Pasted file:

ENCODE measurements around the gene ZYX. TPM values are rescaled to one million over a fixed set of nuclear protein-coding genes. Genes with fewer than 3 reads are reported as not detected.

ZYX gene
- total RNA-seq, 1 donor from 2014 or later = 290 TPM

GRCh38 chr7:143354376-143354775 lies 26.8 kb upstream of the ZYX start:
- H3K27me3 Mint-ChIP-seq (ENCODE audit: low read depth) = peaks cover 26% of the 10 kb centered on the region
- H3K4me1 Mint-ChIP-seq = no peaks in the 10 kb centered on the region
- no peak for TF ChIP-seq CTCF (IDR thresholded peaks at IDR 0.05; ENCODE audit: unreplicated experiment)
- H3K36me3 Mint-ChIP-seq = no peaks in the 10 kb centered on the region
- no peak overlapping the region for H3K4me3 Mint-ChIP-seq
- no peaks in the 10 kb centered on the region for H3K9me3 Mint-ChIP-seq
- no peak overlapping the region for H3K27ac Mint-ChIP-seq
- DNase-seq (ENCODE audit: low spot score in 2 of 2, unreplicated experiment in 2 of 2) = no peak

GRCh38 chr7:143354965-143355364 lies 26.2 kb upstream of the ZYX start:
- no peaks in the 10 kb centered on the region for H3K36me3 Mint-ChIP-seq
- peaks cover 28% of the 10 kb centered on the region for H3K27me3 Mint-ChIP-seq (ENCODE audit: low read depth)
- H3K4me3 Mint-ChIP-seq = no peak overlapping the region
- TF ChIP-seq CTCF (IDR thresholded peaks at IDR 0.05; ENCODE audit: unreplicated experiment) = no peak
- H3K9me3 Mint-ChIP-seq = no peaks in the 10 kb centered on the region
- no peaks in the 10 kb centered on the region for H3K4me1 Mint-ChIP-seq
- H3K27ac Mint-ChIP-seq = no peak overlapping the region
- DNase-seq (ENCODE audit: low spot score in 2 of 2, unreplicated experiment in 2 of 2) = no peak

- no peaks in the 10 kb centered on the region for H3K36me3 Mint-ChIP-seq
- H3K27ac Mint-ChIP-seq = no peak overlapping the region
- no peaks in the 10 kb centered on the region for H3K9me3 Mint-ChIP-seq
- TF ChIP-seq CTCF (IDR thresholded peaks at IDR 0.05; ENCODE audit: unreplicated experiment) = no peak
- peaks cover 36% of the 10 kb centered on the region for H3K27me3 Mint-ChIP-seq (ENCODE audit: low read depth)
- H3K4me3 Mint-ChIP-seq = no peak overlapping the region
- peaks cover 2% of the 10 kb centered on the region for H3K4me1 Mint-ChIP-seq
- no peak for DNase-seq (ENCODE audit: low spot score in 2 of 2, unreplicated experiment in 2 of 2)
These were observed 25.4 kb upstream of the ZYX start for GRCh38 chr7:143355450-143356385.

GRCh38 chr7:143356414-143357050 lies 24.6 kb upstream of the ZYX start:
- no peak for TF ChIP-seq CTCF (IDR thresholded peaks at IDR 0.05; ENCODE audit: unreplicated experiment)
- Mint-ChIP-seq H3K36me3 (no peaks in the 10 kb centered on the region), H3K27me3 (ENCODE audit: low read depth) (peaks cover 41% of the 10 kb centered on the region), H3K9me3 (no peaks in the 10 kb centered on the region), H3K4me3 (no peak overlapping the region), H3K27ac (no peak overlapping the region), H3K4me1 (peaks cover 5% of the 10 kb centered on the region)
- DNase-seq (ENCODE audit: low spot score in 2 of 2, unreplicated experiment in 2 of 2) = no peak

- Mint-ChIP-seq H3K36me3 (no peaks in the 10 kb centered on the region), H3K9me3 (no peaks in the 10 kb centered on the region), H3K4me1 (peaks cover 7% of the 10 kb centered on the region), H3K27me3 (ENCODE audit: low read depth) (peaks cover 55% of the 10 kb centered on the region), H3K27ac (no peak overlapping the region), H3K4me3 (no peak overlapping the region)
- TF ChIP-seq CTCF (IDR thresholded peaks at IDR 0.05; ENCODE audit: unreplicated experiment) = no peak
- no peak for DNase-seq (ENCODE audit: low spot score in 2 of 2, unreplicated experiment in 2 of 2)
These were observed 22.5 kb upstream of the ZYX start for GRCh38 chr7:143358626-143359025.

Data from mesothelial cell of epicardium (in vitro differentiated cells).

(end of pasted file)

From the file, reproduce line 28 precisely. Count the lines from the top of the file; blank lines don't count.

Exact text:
- peaks cover 2% of the 10 kb centered on the region for H3K4me1 Mint-ChIP-seq